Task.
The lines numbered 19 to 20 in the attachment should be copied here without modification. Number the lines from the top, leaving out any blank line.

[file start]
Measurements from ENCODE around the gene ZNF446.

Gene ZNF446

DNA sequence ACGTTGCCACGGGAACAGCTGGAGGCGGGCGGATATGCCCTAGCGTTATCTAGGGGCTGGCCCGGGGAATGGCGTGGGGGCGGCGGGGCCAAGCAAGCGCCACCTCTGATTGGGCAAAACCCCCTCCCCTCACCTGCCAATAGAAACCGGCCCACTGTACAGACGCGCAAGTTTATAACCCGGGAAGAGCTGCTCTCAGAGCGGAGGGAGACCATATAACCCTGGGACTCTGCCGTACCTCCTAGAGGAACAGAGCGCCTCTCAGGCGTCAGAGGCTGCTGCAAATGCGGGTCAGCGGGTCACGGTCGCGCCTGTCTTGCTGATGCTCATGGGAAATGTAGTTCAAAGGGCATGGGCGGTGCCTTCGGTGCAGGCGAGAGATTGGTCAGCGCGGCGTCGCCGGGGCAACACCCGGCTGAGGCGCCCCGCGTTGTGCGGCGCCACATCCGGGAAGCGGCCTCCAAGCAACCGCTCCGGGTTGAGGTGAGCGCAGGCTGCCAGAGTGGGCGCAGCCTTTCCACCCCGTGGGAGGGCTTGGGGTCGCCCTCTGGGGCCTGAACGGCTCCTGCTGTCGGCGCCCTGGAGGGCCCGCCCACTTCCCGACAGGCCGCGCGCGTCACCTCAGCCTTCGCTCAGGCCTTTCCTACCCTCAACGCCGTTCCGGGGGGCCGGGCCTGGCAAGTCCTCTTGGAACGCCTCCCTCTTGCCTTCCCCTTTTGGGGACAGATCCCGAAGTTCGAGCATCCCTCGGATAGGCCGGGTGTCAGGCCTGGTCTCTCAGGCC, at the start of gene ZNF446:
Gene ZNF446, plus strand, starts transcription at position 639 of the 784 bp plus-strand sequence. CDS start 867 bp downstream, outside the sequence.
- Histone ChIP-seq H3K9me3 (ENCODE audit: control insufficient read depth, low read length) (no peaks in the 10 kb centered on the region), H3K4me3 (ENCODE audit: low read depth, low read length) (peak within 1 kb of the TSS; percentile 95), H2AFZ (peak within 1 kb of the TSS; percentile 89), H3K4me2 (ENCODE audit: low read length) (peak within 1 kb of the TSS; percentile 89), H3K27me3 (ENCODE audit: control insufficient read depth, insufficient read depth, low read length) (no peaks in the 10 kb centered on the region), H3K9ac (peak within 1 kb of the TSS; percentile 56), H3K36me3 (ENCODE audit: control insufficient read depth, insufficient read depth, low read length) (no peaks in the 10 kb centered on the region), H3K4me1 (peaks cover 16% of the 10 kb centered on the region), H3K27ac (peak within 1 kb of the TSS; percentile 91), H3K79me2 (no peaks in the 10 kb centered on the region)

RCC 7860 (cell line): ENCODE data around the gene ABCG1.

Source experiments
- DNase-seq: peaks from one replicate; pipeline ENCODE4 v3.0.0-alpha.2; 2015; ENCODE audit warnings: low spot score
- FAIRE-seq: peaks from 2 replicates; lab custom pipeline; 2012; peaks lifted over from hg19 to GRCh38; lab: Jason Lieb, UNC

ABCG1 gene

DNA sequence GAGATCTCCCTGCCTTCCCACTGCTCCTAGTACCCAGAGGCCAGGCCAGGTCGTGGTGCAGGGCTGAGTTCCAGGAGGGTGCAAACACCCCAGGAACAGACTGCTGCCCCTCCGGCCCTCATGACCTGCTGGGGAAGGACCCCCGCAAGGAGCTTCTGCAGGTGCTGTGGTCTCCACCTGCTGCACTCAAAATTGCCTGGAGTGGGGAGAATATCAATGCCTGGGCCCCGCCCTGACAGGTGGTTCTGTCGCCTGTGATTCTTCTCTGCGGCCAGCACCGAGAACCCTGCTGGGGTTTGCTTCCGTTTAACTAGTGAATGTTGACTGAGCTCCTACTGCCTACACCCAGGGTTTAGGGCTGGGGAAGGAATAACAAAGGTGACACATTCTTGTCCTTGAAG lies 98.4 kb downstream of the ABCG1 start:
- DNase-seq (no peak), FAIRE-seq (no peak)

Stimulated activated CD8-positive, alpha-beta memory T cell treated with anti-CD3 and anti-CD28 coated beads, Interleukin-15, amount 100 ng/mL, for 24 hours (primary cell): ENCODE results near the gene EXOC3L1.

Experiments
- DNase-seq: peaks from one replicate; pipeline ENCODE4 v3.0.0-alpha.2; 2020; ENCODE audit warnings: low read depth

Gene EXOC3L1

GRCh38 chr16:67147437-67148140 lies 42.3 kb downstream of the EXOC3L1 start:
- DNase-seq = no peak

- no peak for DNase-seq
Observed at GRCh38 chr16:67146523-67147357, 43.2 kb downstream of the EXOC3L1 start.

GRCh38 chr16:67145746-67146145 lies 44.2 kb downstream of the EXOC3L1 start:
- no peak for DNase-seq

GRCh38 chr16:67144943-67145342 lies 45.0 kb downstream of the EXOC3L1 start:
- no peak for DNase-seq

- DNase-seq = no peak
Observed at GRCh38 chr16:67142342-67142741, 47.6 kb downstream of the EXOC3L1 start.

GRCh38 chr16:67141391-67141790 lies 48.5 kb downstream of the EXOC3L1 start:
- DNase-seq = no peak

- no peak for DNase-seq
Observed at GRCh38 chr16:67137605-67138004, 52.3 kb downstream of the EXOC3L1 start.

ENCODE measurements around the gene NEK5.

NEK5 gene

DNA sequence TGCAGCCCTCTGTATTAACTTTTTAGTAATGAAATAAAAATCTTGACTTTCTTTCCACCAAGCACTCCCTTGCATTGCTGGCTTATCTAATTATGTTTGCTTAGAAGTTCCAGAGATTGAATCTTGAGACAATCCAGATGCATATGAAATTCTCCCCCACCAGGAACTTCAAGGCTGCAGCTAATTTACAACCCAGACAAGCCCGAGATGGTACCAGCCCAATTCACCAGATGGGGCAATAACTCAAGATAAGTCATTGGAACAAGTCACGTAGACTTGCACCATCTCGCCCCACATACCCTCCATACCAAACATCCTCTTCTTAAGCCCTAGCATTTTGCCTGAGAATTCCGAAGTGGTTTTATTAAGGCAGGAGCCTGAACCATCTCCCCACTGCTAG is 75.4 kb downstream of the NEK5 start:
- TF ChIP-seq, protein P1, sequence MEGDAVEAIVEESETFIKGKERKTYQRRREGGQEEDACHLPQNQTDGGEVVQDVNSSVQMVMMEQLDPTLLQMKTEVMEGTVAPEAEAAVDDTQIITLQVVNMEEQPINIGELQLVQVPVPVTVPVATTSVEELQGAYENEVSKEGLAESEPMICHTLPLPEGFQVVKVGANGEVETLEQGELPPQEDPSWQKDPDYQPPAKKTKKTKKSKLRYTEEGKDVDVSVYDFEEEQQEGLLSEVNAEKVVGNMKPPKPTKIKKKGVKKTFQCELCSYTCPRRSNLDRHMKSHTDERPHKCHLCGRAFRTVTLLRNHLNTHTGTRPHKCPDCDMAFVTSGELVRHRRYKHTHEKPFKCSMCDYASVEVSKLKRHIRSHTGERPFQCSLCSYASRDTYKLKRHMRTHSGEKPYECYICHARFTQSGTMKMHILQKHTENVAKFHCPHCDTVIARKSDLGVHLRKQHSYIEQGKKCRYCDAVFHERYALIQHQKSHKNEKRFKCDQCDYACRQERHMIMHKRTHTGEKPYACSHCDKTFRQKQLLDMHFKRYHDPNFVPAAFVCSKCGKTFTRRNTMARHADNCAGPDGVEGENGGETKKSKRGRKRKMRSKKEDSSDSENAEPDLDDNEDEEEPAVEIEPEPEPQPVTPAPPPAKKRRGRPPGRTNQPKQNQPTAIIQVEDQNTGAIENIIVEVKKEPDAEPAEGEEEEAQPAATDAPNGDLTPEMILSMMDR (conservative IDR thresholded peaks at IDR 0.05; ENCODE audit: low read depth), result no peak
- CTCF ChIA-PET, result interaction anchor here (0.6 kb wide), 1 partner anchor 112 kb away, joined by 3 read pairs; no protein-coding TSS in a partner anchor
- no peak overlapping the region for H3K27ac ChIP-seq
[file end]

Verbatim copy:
- no peak for DNase-seq
Observed at GRCh38 chr16:67146523-67147357, 43.2 kb downstream of the EXOC3L1 start.